After being brought down by sexism in 2008, Hillary Clinton is back on the national stage, but according to CNN, she’s refocusing her campaign. In place of her 2008 mantra, “ I’m in to win,” she’s adopting a more low-key, but still hard-hitting, strategy: Hillary plans to avoid using the first-person altogether. Her decision to refocus her campaign on issues and direct addresses to voters might seem strange, but it’s actually a smart move to meet voters where they are, while dispelling the air of inevitability on the Internet about her presidency.
Hillary Clinton, first female president. Inevitable— Chaya N (@Chaya93) April 6, 2015
don’t forget: stop referring to Hillary Clinton as inevitable. https://t.co/ik7T9uWj0X— Sarah Jaffe (@sarahljaffe) April 2, 2015
The American political landscape has shifted markedly in the past eight years, and Clinton is well-positioned to take advantage of it. Facing off across Jeb Bush or Scott Walker, the presumptive Republican nominees with the most clout—who may end up forming a combined ticket to address the looming divide in GOP voters—her approach to campaigning needs to consider a number of factors she ignored in 2008 at her own cost.
Barack Obama took office in the wake of a campaign heavily focused on issues and giving voters the sense of a president who would be working with them. Clinton is following suit, taking the strategy of making a “concerted effort to try and make her candidacy seem far less focused on her winning than on listening to the concerns of voters,” as CNN reports. It’s an intelligent campaign move.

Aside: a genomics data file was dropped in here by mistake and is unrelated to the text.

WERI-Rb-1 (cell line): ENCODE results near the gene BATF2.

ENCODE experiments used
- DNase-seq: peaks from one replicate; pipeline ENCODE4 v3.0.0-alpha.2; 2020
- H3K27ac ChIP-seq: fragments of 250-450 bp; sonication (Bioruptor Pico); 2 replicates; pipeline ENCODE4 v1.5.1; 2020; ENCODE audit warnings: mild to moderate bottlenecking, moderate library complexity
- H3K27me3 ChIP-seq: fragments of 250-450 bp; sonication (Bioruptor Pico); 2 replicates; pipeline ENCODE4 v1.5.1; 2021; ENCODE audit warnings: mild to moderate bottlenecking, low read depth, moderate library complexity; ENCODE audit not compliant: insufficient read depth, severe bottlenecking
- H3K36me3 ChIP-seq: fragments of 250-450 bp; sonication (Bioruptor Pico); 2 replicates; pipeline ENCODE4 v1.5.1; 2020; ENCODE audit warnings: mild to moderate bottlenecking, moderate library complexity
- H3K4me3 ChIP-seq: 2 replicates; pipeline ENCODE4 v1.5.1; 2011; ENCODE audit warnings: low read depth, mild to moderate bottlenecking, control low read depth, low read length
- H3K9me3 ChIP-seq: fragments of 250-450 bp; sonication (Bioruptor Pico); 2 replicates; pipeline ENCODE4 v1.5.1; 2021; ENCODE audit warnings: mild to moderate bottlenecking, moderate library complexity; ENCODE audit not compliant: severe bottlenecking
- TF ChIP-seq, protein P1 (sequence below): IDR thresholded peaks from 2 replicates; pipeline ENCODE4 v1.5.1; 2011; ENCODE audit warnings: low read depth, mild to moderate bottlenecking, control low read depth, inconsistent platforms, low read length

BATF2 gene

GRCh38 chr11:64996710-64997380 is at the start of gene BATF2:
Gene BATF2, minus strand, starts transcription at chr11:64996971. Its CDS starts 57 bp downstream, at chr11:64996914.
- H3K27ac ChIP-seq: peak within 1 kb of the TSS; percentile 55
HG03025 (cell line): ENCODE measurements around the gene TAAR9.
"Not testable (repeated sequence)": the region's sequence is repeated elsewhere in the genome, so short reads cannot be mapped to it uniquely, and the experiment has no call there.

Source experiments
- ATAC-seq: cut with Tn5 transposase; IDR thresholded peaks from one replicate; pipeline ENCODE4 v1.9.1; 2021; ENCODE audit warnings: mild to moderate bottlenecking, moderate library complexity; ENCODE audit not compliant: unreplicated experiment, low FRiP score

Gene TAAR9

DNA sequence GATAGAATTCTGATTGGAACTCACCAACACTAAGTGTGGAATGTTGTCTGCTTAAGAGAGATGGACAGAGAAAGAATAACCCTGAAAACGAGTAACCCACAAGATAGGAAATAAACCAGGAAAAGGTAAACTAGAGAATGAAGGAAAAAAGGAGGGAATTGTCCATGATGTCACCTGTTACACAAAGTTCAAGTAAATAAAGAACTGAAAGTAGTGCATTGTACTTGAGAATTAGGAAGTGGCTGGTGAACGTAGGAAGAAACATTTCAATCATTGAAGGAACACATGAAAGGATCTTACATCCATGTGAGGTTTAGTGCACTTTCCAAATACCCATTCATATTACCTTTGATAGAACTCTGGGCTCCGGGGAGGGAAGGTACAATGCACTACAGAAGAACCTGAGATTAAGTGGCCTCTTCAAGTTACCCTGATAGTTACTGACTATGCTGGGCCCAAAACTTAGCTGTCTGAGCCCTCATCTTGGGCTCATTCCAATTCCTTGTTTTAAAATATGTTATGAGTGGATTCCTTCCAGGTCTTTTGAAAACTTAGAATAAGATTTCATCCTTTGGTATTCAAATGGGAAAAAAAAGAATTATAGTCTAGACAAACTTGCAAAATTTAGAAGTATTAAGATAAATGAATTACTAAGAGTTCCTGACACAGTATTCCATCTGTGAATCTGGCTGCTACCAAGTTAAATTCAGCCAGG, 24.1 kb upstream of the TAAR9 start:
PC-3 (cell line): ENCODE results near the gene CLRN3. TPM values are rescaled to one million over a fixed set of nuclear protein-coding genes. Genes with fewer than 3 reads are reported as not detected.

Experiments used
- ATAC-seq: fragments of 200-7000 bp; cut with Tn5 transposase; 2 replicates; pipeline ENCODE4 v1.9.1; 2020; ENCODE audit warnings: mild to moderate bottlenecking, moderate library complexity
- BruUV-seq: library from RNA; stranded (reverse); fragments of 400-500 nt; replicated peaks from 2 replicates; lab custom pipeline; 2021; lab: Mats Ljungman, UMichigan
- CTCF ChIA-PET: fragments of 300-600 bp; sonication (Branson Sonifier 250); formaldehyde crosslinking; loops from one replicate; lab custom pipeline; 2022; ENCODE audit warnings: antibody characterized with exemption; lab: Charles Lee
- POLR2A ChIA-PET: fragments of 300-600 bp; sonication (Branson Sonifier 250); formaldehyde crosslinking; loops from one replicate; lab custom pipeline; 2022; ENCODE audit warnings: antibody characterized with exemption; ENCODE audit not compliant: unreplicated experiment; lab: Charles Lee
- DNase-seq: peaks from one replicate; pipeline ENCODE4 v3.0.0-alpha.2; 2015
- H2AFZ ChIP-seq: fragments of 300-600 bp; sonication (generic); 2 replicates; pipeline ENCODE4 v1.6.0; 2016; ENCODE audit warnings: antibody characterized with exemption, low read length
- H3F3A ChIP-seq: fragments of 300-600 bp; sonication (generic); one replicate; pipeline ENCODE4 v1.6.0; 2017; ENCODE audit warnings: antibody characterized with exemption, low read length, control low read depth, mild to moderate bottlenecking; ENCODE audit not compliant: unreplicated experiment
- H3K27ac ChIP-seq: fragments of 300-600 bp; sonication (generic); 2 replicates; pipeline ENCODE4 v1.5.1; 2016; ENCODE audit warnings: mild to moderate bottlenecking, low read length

Her approach to campaigning needs to consider a number of factors she ignored in 2008 at her own cost.
Clinton and her advisors realize that basing a platform on her alone, her gender, her marriage, and her family history won’t be an effective path to the White House. Instead, the revitalized Clinton campaign will explore issues directly with voters, as Obama did in 2008 and continues to do today to great success, and it will likely also stress her experience. Unlike Obama, who entered the White House with relatively scant political experience (i.e., less than ten years in the Illinois State Senate), Clinton has the benefit of eight years participating in policy reform at the White House, another eight years in the senate, and four years at the State Department. That experience, she’s likely to argue, will help her achieve the goals that voters want to see.
Though Clinton has significant political experience, being cautious when it comes to making the election solely about her is the right way to proceed with her campaign; touting experience enough isn’t enough to sway public opinion—especially given her recent misstep regarding private emails. Viewing the election as a foregone conclusion and a coronation is likely to alienate voters, who want a candidate they can, to borrow from the Obama campaign, believe in. A Clinton who directly communicates with voters and spends time at town hall meetings is one who will be perceived as willing to work with voters to identify their concerns and achieve their goals.
Thus, it’s not surprising that her campaign strategy is focused less on large rallies and big speeches and much more on smaller campaign events. Though recent events have been targeted at major donors, that’s likely to shift once she announces her candidacy; in a country where many Americans are struggling with a faltering economy, a smart candidate will connect with them on a personal level rather than continuing to distancing herself from voters.
This is especially important in an era when those voters may be viewing political dynasties with some suspicion. With Jeb Bush a likely Republican candidate, the election could become one of established political family versus established political family, unless Clinton sets herself apart from her husband. Hunter Walker at Business Insider writes: “Family ties could be an obstacle for both Clinton and Bush as they mull whether to enter the 2016 race. … A majority of respondents said both candidates would ‘represent too much of a return to the policies of the past’ if they were elected.”